Understanding Spain with a godfather!

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SEGUNDO: Guided me through the perils of the business process.

SPAIN is a difficult place to live if you wish to get involved in what’s happening around you.
Most of it is incestuously complicated, if not impossible to believe and most assuredly Sur-real at the end of the day. That’s just the way it is. A constant head shake reality if your mind had been taught any analytical progression.
I was lucky. I had a Godfather who guided me through the perils of beginning to understand the cultural deportment and business process. I was fortunate in that my Godfather found me, struggling but willing to work all hours of the day to progress and that’s why (I presume) he adopted me.
We could end a night drinking in the Puntazo at midnight and he’d go back to Murcia yet return by 7am to meet me the next day. He was scared of our small toothless dog so would announce his arrival by blaring his horn from the beach road to my little house near Kimrick. Then we would drive off on adventures, places unknown to me but where he was asphalting roads.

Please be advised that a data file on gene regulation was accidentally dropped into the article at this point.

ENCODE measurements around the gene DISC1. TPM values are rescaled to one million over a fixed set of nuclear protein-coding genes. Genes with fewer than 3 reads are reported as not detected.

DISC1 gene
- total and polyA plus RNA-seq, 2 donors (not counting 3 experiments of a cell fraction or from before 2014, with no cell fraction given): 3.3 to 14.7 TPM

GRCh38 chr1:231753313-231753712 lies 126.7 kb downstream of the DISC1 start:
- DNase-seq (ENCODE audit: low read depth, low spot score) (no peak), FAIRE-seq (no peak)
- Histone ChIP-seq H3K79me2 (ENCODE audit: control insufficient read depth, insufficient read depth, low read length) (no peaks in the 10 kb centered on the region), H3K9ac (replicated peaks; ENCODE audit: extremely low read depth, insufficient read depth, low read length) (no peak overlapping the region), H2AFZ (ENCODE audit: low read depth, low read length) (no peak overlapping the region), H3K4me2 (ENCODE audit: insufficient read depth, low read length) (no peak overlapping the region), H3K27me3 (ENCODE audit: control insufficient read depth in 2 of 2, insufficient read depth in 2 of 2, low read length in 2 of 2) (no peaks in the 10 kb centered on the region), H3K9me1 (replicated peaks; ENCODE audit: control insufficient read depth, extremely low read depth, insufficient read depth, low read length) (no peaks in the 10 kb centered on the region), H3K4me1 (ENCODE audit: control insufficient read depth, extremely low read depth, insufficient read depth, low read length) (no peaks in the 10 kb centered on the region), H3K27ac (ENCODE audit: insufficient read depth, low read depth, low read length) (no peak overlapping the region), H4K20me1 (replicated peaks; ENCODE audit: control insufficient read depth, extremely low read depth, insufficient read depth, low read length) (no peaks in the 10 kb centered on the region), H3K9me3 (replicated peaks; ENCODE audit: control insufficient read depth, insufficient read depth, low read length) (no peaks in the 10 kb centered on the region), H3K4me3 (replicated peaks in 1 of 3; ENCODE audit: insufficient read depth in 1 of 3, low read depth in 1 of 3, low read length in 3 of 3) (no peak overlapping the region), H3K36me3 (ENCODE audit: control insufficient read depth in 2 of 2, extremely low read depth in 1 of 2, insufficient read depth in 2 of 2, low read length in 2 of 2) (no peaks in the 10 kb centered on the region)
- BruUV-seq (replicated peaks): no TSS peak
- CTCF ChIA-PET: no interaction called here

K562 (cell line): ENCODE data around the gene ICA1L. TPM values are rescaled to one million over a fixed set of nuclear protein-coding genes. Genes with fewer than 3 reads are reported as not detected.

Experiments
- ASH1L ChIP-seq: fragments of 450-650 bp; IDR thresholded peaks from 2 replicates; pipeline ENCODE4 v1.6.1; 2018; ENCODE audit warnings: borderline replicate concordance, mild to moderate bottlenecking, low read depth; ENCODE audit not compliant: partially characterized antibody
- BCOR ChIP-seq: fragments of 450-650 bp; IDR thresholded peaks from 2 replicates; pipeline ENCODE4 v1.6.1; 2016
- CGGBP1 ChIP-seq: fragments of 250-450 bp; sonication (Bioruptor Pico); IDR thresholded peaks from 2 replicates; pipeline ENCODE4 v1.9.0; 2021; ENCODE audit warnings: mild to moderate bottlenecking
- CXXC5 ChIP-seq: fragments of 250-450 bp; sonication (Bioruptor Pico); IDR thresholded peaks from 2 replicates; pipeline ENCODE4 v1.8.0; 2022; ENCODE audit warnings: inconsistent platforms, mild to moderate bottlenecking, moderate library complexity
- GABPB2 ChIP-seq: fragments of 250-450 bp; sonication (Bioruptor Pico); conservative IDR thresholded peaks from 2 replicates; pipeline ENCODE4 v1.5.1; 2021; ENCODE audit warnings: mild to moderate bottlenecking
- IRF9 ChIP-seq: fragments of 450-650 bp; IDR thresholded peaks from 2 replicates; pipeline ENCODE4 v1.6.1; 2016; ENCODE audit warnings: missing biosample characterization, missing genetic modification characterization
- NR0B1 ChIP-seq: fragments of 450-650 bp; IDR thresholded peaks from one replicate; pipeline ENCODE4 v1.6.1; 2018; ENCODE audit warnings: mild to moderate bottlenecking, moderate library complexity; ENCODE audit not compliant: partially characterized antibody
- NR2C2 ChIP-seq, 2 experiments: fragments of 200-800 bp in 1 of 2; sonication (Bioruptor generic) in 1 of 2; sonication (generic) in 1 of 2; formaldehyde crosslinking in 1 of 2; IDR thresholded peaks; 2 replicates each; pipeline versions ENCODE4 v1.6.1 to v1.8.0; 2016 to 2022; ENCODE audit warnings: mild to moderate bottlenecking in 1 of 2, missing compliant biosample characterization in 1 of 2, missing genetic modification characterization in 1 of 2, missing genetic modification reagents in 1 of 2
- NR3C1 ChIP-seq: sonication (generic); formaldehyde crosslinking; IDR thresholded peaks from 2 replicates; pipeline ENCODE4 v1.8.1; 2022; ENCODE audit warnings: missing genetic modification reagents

Villages that weren’t on the map or restaurants in the most secluded and lost corners of Spain. There he would introduce me to the finer elements of Spain, eating and drinking just the right condiment for just such an hour of the day. While we drove about he played for me his most popular singer, Manolo Escobar so I learned to love that music too. I would ask him questions about life, business, love and living.
He didn’t know the answers to everything, but showed me in a lifestyle how to solve them. He emphasized how most good deals took a year or two to negotiate so it was imperative you had a game plan and started negotiating early. I got a photographic assignment once which took me to the beaches of Javea.
While unloading my car with all the camera gear…WHAM-0, my Godfather Segundo showed up. He immediately whisked me off to the first bar where we tried every type of tapa they had, and every drink and combination thereof. Laugh until the sun started to dim and I slid off the chair.
Somehow I drifted upstairs, but Segundo had business to do and drove off into the sunset. I slept long and dead drunk. When I woke up in a tiny darkened room I gazed about. All my camera equipment was gone. Eh, well, at least it wasn’t in the room. I tried to think, it was cloudy and the constant beating drum distracted me. Where could I have left it? I staggered about, downstairs at the bar? Then our table where we ate tapas? I stumbled from the hotel toward the parking. My heart leapt into my mouth.
There was my car in a lonely parking spot with the trunk (boot) still open. I rushed to it and was aghast. My cameras, lenses and tripods were still there. Franco be praised and of course a Godfather called Segundo.

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